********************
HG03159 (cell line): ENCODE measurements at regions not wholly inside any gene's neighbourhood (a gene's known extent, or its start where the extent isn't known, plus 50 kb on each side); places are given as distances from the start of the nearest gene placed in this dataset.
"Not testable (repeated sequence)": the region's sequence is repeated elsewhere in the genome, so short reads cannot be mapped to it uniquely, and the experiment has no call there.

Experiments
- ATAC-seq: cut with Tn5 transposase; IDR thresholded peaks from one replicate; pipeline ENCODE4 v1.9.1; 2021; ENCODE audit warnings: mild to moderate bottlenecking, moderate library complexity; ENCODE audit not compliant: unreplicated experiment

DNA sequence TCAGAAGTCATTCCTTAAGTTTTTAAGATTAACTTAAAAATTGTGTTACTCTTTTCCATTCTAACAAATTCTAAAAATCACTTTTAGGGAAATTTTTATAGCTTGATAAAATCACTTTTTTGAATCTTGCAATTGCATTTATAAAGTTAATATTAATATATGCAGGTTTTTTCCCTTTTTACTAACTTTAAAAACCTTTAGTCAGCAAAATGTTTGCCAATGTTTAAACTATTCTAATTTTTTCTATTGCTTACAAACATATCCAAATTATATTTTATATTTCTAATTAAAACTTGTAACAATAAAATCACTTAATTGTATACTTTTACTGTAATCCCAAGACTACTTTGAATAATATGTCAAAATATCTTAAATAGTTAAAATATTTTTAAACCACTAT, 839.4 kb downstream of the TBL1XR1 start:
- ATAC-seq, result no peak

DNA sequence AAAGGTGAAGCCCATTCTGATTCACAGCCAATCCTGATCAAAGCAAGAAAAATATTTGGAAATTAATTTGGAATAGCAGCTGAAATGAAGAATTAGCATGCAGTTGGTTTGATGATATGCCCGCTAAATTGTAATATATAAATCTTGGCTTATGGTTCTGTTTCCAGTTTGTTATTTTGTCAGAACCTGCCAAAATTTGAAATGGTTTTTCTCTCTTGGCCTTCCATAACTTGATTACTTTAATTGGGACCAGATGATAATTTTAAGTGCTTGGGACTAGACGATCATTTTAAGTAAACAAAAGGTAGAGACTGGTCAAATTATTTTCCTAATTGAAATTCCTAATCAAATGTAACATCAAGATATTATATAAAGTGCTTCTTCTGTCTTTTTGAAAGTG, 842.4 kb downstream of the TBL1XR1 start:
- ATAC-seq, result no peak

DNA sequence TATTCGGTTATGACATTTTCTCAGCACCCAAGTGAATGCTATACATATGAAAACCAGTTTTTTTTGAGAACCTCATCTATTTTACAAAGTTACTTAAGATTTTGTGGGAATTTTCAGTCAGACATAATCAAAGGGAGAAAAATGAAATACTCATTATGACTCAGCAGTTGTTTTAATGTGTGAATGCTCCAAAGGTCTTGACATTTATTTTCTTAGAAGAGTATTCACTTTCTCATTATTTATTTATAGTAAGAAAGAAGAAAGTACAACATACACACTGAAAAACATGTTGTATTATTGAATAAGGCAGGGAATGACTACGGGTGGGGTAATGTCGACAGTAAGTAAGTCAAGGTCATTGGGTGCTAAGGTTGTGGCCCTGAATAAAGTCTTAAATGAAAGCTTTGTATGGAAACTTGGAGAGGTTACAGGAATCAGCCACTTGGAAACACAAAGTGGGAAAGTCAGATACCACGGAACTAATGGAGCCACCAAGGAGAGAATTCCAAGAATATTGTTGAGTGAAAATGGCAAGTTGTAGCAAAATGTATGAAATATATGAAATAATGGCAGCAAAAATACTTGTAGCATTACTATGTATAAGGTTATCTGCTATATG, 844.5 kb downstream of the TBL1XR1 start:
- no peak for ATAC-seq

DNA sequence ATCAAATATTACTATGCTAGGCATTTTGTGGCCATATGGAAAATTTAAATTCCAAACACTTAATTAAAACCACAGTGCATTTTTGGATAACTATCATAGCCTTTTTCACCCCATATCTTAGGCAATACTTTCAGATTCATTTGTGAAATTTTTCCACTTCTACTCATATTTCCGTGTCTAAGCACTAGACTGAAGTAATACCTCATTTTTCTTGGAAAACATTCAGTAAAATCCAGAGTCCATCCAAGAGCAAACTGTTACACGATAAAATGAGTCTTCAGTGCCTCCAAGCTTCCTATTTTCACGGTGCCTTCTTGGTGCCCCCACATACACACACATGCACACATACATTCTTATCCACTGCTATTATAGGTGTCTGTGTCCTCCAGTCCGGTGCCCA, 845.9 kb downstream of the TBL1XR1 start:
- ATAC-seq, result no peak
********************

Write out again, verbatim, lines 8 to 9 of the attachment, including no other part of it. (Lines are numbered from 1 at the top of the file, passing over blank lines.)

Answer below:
- ATAC-seq, result no peak

DNA sequence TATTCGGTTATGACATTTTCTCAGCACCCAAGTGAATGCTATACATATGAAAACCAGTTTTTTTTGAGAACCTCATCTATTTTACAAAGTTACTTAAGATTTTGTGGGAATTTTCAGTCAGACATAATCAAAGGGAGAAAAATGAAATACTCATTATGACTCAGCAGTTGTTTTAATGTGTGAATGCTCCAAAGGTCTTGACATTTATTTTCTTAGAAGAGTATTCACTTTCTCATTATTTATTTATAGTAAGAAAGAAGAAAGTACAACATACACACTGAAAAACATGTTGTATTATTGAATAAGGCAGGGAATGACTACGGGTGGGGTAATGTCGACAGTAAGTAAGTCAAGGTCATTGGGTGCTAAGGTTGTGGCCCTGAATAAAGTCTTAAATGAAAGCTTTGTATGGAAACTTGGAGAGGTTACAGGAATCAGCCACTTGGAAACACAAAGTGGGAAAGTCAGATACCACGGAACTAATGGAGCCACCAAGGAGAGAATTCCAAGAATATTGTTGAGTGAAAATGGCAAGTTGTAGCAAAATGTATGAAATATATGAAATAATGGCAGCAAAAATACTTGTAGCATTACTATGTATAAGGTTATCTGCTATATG, 844.5 kb downstream of the TBL1XR1 start: